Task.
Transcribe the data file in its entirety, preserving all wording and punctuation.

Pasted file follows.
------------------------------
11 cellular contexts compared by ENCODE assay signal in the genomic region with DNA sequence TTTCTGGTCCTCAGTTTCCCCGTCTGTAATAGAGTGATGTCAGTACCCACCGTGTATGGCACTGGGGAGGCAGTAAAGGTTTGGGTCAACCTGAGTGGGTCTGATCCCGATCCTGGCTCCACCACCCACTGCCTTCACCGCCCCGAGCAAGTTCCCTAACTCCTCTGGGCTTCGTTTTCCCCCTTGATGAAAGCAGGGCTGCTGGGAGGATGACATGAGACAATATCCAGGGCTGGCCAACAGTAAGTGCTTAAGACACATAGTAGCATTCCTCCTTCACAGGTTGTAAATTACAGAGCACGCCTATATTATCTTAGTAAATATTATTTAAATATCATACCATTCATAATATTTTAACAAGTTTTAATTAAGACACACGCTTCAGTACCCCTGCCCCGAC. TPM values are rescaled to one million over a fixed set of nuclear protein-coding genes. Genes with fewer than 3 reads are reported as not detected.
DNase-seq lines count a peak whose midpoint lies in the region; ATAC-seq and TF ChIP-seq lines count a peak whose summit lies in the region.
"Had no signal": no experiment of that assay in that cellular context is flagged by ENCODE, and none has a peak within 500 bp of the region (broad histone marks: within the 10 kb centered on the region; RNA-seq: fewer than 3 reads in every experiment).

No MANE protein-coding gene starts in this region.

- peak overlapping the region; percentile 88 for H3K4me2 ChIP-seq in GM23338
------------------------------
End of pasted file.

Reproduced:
11 cellular contexts compared by ENCODE assay signal in the genomic region with DNA sequence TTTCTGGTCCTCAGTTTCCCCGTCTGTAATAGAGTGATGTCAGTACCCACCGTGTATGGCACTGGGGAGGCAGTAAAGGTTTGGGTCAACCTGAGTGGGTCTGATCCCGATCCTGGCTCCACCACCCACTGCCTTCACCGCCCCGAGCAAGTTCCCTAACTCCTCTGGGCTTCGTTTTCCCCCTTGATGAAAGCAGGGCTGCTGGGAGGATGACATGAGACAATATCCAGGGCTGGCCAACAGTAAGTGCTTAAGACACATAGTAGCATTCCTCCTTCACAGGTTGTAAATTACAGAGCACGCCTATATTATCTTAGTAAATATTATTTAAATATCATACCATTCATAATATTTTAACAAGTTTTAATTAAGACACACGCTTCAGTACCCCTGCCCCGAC. TPM values are rescaled to one million over a fixed set of nuclear protein-coding genes. Genes with fewer than 3 reads are reported as not detected.
DNase-seq lines count a peak whose midpoint lies in the region; ATAC-seq and TF ChIP-seq lines count a peak whose summit lies in the region.
"Had no signal": no experiment of that assay in that cellular context is flagged by ENCODE, and none has a peak within 500 bp of the region (broad histone marks: within the 10 kb centered on the region; RNA-seq: fewer than 3 reads in every experiment).

No MANE protein-coding gene starts in this region.

- peak overlapping the region; percentile 88 for H3K4me2 ChIP-seq in GM23338